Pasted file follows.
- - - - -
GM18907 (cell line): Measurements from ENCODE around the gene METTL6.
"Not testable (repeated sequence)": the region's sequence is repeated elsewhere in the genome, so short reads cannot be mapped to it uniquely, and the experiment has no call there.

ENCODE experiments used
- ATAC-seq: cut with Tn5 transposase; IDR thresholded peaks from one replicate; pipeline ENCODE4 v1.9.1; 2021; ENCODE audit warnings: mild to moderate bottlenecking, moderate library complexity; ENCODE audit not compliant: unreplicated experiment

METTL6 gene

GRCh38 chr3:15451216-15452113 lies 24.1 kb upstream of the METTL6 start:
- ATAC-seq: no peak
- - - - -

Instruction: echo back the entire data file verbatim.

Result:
GM18907 (cell line): Measurements from ENCODE around the gene METTL6.
"Not testable (repeated sequence)": the region's sequence is repeated elsewhere in the genome, so short reads cannot be mapped to it uniquely, and the experiment has no call there.

ENCODE experiments used
- ATAC-seq: cut with Tn5 transposase; IDR thresholded peaks from one replicate; pipeline ENCODE4 v1.9.1; 2021; ENCODE audit warnings: mild to moderate bottlenecking, moderate library complexity; ENCODE audit not compliant: unreplicated experiment

METTL6 gene

GRCh38 chr3:15451216-15452113 lies 24.1 kb upstream of the METTL6 start:
- ATAC-seq: no peak